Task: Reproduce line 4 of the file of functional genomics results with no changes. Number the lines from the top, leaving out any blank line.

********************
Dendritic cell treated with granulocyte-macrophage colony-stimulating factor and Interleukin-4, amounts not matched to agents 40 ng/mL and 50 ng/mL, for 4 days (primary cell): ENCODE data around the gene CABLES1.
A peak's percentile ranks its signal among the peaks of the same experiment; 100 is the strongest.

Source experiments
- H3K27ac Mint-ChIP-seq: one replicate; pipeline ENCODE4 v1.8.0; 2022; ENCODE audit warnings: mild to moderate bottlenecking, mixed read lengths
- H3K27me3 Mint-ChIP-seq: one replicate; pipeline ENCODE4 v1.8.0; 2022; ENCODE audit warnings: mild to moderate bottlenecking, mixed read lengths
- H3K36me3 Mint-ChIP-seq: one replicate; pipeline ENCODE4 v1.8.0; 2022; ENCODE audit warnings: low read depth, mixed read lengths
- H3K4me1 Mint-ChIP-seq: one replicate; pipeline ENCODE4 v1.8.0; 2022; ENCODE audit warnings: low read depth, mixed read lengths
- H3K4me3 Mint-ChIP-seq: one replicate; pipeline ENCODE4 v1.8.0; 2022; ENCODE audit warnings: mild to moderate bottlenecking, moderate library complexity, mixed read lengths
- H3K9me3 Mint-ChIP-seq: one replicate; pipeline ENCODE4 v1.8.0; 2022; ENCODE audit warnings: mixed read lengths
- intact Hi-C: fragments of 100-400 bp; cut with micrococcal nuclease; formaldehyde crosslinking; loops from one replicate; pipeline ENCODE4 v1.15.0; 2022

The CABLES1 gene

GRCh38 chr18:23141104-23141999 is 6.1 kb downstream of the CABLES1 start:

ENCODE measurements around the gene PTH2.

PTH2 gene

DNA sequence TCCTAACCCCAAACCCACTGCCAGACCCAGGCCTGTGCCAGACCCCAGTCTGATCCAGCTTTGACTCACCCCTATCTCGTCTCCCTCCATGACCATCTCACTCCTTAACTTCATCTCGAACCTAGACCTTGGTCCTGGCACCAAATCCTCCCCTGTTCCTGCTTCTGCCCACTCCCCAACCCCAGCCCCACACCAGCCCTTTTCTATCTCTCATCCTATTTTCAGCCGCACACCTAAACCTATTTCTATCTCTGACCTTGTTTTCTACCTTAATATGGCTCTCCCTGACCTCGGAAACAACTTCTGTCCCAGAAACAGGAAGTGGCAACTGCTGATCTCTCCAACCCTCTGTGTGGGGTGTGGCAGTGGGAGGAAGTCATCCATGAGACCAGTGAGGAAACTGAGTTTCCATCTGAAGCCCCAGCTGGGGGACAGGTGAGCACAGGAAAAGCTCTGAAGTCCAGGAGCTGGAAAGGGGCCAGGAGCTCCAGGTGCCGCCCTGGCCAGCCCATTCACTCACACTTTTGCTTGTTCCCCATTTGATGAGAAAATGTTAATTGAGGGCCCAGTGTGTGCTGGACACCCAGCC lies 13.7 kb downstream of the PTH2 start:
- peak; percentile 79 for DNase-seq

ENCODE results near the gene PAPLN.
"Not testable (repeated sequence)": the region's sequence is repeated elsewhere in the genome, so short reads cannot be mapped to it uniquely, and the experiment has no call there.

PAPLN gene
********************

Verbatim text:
- H3K27ac Mint-ChIP-seq: one replicate; pipeline ENCODE4 v1.8.0; 2022; ENCODE audit warnings: mild to moderate bottlenecking, mixed read lengths